Posted in American Association for the Advancement of Science, American Meteorological Association, American Statistical Association, AMETSOC, astronomy, astrophysics, biology, citizen data, citizen science, citizenship, data science, ecology, education, environment, evidence, life purpose, local self reliance, marine biology, mathematics, mathematics education, maths, moral leadership, new forms of scientific peer review, open source scientific software, science, science education, statistics, the green century, the right to know | Leave a comment

Papers of the day

From the Machine Learning and Computational Modeling Lab, School of Electrical and Computer Engineering, University of Tehran, Tehran, Iran: A. Ahmadian, K. Fouladi, B. N. Araabi, “Writer identification using a probabilistic model of handwritten digits and Approximate Bayesian Computation,” International … Continue reading

Posted in American Association for the Advancement of Science, American Statistical Association, approximate Bayesian computation, Bayesian, civilization, computation, denial, education, engineering, evidence, free flow of labor, physics, science, science education, statistics | Leave a comment

The Azimuth Climate Data Backup Project, in association with ClimateMirror

(Updated the afternoon of 31st May 2017.) The Azimuth Climate Data Backup Project, operating in association with ClimateMirror, is being funded via the Kickstarter available at this link. Give what you can. Thanks! See our goal statement. This is all … Continue reading

Posted in American Association for the Advancement of Science, citizen science, civilization, climate, climate change, climate data, climate disruption, climate education, climate justice, Climate Lab Book, cynicism, denial, Donald Trump, education, EIA, ethics, evidence, fear uncertainty and doubt, forecasting, fossil fuels, Global Carbon Project, global warming, greenhouse gases, Hyper Anthropocene, leaving fossil fuels in the ground, NASA, NOAA, open data, open source scientific software, rationality, reason, reasonableness, risk, science, science denier, science education, smart data, statistics, the right to know, the tragedy of our present civilization, UU, ``The tide is risin'/And so are we'' | 3 Comments

Energy Consumption with Air Source Heat Pumps and Water Heater

Once nice thing about having a net metered solar PV array is that, with a little diligence, you can figure out how much electricity your household is consuming each day, or at finer resolution if you like (*). Below is … Continue reading

Posted in Anthropocene, Bloomberg New Energy Finance, clean disruption, CleanTechnica, climate economics, conservation, consumption, decentralized electric power generation, decentralized energy, demand-side solutions, efficiency, energy reduction, engineering, global warming, Hyper Anthropocene, ISO-NE, local self reliance, New England, smart data, solar democracy, solar domination, solar energy, statistics, time series, Tony Seba, zero carbon | Leave a comment

“… The Green-Feminine stereotype and its effect on sustainable consumption”

Updated, 2016-11-28 I heard about this study earlier this year, and queued it up for a careful examination. I got to that today. The article is: A R Brough, J E B Wilkie, J Ma, M S Isaac, D Gal, … Continue reading

Posted in Frequentist, statistics | Leave a comment

“All models are wrong. Some models are useful.” — George Box

(Image courtesy of the Damien Garcia.) As a statistician and quant, I’ve thought hard about that oft-cited Boxism. I’m not sure I agree. It’s not that there is such a thing as a perfect model, or correct model, whatever in … Continue reading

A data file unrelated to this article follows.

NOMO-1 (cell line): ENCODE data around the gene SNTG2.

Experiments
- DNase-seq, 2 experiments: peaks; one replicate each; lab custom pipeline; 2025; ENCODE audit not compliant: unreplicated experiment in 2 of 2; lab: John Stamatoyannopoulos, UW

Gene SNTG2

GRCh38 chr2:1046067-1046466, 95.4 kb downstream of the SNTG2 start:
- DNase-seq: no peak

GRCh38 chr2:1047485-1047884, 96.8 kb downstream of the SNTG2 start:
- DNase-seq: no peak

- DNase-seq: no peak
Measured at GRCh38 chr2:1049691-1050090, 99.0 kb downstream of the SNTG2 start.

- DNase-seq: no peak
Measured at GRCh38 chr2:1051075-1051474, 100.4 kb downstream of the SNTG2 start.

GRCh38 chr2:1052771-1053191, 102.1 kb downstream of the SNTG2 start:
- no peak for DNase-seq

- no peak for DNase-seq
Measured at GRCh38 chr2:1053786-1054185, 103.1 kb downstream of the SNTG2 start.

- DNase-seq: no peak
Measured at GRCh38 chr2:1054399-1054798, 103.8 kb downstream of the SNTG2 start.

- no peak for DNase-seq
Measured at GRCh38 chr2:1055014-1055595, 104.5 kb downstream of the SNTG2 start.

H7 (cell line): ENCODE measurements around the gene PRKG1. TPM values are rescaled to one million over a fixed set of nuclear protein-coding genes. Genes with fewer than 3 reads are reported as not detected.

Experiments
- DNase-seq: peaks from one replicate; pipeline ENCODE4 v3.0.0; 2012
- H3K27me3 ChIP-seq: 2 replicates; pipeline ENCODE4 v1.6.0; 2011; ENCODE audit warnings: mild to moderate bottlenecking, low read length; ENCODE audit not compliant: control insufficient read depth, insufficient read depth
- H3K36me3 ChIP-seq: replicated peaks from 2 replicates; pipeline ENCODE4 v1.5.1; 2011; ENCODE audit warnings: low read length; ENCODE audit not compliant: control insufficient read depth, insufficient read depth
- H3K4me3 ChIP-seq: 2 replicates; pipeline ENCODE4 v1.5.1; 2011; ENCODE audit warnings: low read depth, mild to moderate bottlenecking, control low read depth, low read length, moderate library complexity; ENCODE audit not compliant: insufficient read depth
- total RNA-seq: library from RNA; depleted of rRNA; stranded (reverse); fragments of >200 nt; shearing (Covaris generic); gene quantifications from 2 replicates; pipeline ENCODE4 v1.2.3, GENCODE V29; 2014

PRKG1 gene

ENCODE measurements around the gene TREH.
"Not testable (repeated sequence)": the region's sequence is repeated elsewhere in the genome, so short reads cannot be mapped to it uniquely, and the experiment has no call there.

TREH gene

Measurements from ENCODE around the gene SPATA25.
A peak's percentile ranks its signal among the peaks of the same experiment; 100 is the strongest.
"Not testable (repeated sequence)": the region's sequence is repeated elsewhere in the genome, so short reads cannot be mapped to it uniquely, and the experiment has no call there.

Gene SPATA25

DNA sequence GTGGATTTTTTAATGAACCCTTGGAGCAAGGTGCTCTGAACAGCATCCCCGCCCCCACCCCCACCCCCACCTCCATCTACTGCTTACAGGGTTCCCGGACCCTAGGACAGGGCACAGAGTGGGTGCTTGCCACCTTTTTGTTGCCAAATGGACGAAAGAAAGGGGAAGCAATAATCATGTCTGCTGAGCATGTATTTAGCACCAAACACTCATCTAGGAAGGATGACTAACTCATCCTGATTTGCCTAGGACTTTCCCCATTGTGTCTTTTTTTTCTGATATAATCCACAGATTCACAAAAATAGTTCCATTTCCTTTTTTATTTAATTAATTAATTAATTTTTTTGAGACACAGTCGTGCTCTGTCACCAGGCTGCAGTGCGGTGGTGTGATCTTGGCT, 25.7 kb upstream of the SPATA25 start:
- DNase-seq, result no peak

Posted in abstraction, American Association for the Advancement of Science, astronomy, astrophysics, mathematics, model-free forecasting, numerics, perceptions, physical materialism, physics, rationality, reason, reasonableness, science, spatial statistics, splines, statistics, the right to know, theoretical physics, time series | Leave a comment

Just a lil’ bit o’ a drought … Nothing to be alarmed about … (!)

Posted in adaptation, American Meteorological Association, AMETSOC, Anthropocene, atmosphere, climate change, climate data, climate disruption, drought, environment, fluid dynamics, global warming, greenhouse gases, hydrology, Hyper Anthropocene, leaving fossil fuels in the ground, meteorology, quantitative ecology, Spaceship Earth, statistics, time series, water, water vapor, WHOI, zero carbon | Leave a comment

“Predicting annual temperatures a year ahead” (Dr Gavin Schmidt at REALCLIMATE)

Dr Schmidt is essentially betting that the trend, seen as a random variable, will regress towards the smooth mean. I have a post at Nate Silver’s 538 site on how we can predict annual surface temperature anomalies based on El … Continue reading

Posted in American Meteorological Association, American Statistical Association, AMETSOC, anomaly detection, Anthropocene, changepoint detection, climate change, climate data, climate disruption, climate education, climate models, ecology, environment, forecasting, geophysics, global warming, Hyper Anthropocene, meteorology, oceanography, physics, regression toward the mean, science, statistics, time series | Leave a comment

Bastardi’s Bust

Famous climate denialist Joe Bastari of WeatherBELL Analytics LLC, formerly of Accuweather.com made a prediction on Arctic ice recovery back in 2010 (when at AccuWeather), and observations have since made his “studies” laughable. I have heard his colleague, Joseph D’Aleo … Continue reading

Posted in Accuweather, American Meteorological Association, anomaly detection, Anthropocene, Arctic, climate change, climate disruption, climate models, coasts, ecology, environment, evidence, global warming, Hyper Anthropocene, ice sheet dynamics, meteorology, NOAA, science denier, shorelines, statistics, Stefan Rahmstorf, the right to be and act stupid, the right to know, the stack of lies, the tragedy of our present civilization, time series | Leave a comment

NextGen VOICES: `On data’, `On setbacks’, and `On discovery’